Training Lessons (1/2)
 
 

ABOTC Requirements

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This review contains step-by-step instructions with photos.

We use a choke chain, which must be fitted to the dog, and a six foot leather leash, with a bolt clip. We no longer allow training with other clips on the leash because the dog can get loose during training. These are available at your local pet stores or are at class.

Please do not attempt to use a metal leash to train - it will hurt your hand - or a retractable leash. Nylon leashes may be used (with the bolt clip) but they are also rough on your hands.

To keep your dog from chewing on the leash (or other objects), use a bitter spray on it, such as Bitter Apple, which may be purchased at your local pet store.

The Leash and P-Chain Collar

Remove all other collars, bandanas, etc. before training. They can get tangled in the training collar and interfere with the training.

To put the chain on your dog, first hold it out horizontally, and then drop a loop through one of the end rings. The chain will form the letter ‘P’.


Photo - Leash and collar (note the bolt clip)


Photo - Making the 'P'

Now make your dog stand to your left side. Then place the chain over his head so that the long portion of the chain, which is the straight part of the ‘P’, lies across the top of the neck.

When you want to train your dog on the right side, just reverse the chain.


Photo - Applying the collar


Photo - The collar placed correctly on the dog

A choke chain must be jerked quickly and released immediately. It is meant to grab the dog’s attention and surprise it too. It must not be held too tightly. It could cause slow strangulation if the dog is held for too long and dragged around by it.

When you use a choke chain correctly, it feels like someone pulling you up short by your suspenders and then letting go. The choke chain gives the owner a high degree of control. It allows you to communicate quickly and clearly with your dog. He will know what is correct and what is not.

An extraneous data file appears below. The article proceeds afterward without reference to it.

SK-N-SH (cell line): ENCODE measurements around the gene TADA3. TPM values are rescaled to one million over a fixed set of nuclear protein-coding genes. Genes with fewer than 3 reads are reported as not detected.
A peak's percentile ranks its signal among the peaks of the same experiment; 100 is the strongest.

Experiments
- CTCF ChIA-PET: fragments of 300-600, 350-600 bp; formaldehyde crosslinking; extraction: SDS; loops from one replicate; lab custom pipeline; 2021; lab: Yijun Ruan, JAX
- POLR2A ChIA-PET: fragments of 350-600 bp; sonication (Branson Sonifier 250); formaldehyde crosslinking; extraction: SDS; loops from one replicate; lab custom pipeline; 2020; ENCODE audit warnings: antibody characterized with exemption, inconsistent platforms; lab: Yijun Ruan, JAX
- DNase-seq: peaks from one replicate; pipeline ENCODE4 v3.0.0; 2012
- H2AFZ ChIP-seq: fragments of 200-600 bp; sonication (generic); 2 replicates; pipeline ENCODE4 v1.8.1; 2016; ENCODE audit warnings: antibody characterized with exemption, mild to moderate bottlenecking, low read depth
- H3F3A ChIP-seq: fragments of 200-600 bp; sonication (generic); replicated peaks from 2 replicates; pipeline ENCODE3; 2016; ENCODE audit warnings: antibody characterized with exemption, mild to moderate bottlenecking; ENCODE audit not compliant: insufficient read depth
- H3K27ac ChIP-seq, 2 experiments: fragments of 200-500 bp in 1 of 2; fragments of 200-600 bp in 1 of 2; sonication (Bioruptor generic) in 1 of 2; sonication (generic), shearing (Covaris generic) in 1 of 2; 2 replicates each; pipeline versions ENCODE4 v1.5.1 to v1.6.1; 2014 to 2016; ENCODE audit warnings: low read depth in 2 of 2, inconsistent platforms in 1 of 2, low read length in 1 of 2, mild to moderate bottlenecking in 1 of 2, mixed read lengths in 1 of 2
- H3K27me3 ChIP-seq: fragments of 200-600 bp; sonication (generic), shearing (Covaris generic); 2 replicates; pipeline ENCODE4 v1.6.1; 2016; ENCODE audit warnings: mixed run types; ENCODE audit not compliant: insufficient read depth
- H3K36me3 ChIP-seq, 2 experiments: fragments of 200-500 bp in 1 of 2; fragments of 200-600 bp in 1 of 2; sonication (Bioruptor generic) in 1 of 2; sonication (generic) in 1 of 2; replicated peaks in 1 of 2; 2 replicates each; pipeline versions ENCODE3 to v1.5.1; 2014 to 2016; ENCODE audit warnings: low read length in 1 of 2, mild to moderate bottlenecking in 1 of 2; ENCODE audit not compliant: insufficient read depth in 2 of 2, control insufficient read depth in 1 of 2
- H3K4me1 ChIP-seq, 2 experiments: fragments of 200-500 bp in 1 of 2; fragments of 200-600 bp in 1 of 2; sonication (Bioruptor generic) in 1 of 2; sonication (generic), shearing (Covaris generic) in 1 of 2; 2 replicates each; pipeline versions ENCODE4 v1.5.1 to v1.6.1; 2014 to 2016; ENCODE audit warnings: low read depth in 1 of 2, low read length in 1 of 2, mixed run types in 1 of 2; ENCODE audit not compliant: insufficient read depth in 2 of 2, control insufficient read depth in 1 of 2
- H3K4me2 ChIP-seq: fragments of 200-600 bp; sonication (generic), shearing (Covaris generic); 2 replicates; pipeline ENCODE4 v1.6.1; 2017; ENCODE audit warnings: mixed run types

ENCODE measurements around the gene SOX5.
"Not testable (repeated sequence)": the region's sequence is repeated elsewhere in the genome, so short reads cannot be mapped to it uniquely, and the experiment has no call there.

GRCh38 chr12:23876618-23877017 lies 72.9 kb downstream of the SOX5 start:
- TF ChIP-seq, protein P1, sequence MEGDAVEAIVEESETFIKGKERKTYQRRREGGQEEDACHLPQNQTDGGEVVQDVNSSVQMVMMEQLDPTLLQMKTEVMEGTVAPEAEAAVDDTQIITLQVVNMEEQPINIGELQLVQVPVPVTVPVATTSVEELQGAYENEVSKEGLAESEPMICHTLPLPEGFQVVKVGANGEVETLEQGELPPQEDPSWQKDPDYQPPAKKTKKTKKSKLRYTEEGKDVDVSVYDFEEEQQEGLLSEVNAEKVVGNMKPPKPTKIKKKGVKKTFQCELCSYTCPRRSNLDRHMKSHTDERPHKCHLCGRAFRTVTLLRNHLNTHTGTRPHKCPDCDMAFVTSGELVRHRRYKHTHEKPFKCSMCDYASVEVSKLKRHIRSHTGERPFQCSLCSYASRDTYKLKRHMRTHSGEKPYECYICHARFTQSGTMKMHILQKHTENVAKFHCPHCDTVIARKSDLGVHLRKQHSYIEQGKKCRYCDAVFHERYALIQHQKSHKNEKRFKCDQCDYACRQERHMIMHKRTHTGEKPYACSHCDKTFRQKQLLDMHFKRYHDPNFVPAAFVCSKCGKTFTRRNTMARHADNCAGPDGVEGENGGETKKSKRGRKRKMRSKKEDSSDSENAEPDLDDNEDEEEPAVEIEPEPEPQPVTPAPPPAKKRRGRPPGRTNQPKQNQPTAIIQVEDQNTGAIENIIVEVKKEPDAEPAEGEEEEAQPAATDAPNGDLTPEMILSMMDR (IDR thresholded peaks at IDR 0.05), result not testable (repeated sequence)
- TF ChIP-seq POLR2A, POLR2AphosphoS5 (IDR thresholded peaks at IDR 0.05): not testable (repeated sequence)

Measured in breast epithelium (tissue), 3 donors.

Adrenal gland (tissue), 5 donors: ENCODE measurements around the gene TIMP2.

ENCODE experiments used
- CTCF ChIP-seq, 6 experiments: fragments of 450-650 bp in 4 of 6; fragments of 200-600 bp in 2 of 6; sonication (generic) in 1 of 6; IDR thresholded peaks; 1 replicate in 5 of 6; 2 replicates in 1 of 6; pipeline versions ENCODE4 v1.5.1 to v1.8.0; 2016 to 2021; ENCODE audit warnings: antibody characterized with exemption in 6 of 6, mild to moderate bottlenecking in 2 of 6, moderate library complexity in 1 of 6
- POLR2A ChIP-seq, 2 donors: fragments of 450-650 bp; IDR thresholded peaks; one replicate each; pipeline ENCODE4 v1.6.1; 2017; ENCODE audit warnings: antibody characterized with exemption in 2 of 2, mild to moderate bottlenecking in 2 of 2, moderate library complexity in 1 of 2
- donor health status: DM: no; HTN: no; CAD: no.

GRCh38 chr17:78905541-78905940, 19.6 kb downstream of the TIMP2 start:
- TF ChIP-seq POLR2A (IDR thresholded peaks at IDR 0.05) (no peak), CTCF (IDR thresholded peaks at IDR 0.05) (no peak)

A choke chain must be used to only correct your dog. It is not a method of punishment or an instrument of torture. It should not be used as a method of retraining your dog either. It must be removed after a training session is over.

Never leave the choke chain on the dog at all times. If the chain gets entangled, the dog could get strangled. The choke chain must be used only for training sessions and that too when you are there to control the chain. Never leave a choke chain on a dog that is unsupervised or running around loose.

Always keep another collar on your dog when it is not being trained, with name and phone number! If your dog gets lost (and they do!) this is the only way someone can contact you if they find your dog.

[Microchipping is the best way for a vet or animal shelter to identify your dog. Collars tags are essential, but they can fall off or become damaged.

[Technology has made it possible to equip your pet with a microchip for permanent identification. A microchip costs between $20 and $30, with registration.

[Click here for more information about microchipping your pets.]

YouTube video - Installing a prong choke collar

Starting your training

One person should train the dog for at least the first six weeks.

Dogs are pack animals, and there is always a “leader of the pack” in the wild. The dog will look for the pack leader in your family and learn to obey them first. You should determine who is to be the dog's “pack leader” before you start training, and be consistent with this until they have learned the basic commands.

Dogs also learn from repetition, correction and praise, with consistency throughout the training.

You must project a calm confidence when training, as well as assertiveness. You are the boss and you know it!

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ABOTC Handbook - (Information, Map) - click here

Doggy Links - supplies, rescue groups, websites - click here

Got questions for ABOTC or our trainers? click here

Dog Safety Tips -click here

Map to Flagpole Hill - click here

 
   
   
 
 
     
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